BTU #293 - Coach K

My mom never went to high school. Before I went to West Point she told me to make sure I was on the right bus. What she meant was that now I was driving my own bus. It was up to me to only let good people on my bus.
— Mike Krzyzewski

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Why Listen:

Seriously? This is Coach K. I know nothing about sports, and even I know about Coach K. Hailing back to my days trying to escape from the Naval Academy, my friend Scott and I would go down to Duke to hang out with a friend of mine from High School. Hearing her and her friends talk about Coach K with reverence, started my esteem for this man. Despite his insanely busy schedule, Coach K took time to speak with me and the Beyond the Uniform audience about how his military experience shaped his coaching philosophy, how he crosses the generational gap to motivate his players, how to overcome failure, how to achieve work life balance and more.

About Coach K:

A graduate of West Point, Mike Krzyzewski is a living legend. In 39 seasons at Duke, Coach K is a Naismith Hall of Fame coach, a five-time national champion and 12-time Final Four participant; a 6 time Gold Medalist as head coach of US Men's National Team, and is the winningest Basketball Coach in Division 1 Men's Basketball history.

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Selected Resources: 

Transcript & Time Stamps:


How did your military experience shape your coaching style?

We’re both very fortunate to have attended military academies. West Point is the foundation for everything I’ve done in my career. I learned how to be a leader there. Also how to overcome setbacks and failures. It really set the stage for everything else I’ve done in my career. 


Do you have any advice for veterans that want to get into the sports industry?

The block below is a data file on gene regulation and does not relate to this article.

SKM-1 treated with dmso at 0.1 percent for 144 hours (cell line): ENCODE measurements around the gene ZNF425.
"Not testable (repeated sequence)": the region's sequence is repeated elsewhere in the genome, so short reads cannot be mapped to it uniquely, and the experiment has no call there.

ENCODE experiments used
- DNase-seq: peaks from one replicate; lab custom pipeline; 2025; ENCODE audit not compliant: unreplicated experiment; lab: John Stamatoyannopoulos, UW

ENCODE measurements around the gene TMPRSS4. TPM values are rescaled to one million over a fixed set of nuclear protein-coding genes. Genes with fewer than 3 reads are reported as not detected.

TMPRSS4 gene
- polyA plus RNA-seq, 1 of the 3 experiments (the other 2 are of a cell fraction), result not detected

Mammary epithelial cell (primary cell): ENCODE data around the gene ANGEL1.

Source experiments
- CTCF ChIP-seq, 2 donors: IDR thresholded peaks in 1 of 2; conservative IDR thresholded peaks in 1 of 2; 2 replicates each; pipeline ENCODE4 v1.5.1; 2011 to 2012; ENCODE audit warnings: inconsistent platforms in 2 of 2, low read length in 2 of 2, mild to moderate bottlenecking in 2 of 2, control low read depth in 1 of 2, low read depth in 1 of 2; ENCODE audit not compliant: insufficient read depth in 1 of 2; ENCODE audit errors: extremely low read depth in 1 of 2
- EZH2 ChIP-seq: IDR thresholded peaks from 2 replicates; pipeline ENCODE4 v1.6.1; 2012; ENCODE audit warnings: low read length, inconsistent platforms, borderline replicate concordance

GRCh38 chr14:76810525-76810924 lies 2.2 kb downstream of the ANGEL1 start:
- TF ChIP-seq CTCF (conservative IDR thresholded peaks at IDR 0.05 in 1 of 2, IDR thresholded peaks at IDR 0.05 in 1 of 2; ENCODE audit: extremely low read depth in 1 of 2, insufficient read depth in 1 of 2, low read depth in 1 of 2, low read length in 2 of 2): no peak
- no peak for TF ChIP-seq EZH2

There are many people out there that understand the value veterans can bring to an organization. Veterans want to be part of something bigger than themselves and will make the sacrifices necessary to achieve success. Veterans are often also humble and don’t always understand what they can bring to a company. 

My advice is to just reach out to organizations that you’re interested in working at and see if you can start the conversation there. 


How do you bridge the generational gap with your players?

Last month, I spoke to the Corps of Cadets. I told them that it’s really the responsibility of the leader to connect with people he or she leads. I’m 72 but the group that I lead has stayed between 18-22. During my time as a coach, I’ve had to adapt in how I connect to players many times. When I coached the US National Team, I had to adapt my style to the environment as well. 

What you don’t have to adapt is your core values. Those things never change. It’s how you connect to the people you lead that you will need to adapt over time. 


What advice do you have about overcoming failures or losses?

In order to get better, you will fail. What I’ve learned is that failure is not a destination. It’s part of the journey to success. You also need to reflect on your failures so that you can learn from your mistakes and grow as a person.

My military experience also taught me the importance of teamwork. Teams can often accomplish what an individual cannot. 


How do you maintain work/life balance?

I try to teach the importance of balance to my players. I believe it’s important to develop them not just as players but also as people. 

My wife and I just celebrated our 50th wedding anniversary. We have 3 daughters and 10 grandchildren. I’ve always tried to put family first. 

I think faith is important too. You should feel that you have a higher being you can go to in moments when you need strength. 

I also like to stay involved in the community. That helps me feel like I’m contributing positively to the world around me. 


What advice do you have for veterans as they transition out of the military?

I keep it simple. I never thought I’d be where I am now. Along the way, I was just doing what I loved. I also try not to have a rearview mirror - always looking forward and not living in the past. Try to stay present in the moment that you’re in. 

Be yourself, be confident, and be honest with yourself. My mom never went to high school. Before I went to West Point she told me to make sure I was on the right bus. What she meant was that at that point I was driving my own bus. It was up to me to only let good people on my bus. By surrounding yourself with good people, you’ll find yourself succeeding.